On January 24th, Clive Maund warned of a potentially "Black Monday" type drop looming in the S&500 Index after the failure of its abortive run up to 115. More interesting perhaps, depending on how much cash you hold, was his second chart showing the S&P500 denominated in Euros instead of dollars. For those unaccustomed to thinking in terms of foreign currencies, a chart of US stock prices denominated in Euros will have the same shape as a chart denominated in US dollars, provided that the dollar/Euro exchange rate does not change. But, if the dollar falls in price versus the Euro, the dollar will buy fewer Euros, meaning a US stock will also buy fewer Euros, and a US stock prices chart denominated in Euros will have smaller rises and larger drops in comparison with a chart denominated in dollars. Accordingly, as the S&P500 recovered from its recent March low, its gain seemed remarkable in terms of US dollars. Over the same time, however, the US dollar was falling against the Euro, making the gain not so remarkable after all when viewed in terms of Euros.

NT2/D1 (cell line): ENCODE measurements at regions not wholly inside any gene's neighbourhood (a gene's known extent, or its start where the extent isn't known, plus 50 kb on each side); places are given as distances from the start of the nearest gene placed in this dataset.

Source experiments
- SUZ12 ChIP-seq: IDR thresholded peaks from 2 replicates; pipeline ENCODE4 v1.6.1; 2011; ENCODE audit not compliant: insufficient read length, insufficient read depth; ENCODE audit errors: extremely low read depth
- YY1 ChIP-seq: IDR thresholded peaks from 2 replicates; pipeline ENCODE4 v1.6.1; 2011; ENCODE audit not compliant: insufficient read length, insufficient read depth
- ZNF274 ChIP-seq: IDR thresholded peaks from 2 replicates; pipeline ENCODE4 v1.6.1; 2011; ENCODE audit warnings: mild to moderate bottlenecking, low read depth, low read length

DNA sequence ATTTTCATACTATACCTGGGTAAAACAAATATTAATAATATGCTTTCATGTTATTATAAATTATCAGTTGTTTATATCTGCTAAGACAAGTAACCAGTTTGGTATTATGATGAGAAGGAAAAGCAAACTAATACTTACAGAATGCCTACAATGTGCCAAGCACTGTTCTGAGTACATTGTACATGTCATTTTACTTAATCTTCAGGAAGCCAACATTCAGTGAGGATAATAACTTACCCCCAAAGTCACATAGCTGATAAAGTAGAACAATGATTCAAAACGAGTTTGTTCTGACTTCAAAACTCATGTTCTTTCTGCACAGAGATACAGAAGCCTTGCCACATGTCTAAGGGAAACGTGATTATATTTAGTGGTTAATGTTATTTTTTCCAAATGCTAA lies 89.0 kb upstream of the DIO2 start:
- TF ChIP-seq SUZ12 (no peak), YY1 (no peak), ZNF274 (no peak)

Note, the entire rise shown in the first chart is reflected in the last 1/12th of the second chart, from March, 2009 to date. Not as impressive as a stock chart denominated in dollars. But, there is a nice little run-up at the very end of the chart from 7 to 8 on the y-axis. The very recent sharp reversal and run-up in the dollar against the Euro during as the S&P500 fell sharply from 115 would seem to explain that.

Clive's third and fourth charts show Goldman Sachs and JPMorgan falling sharply at the same time as the S&P500 on high volume.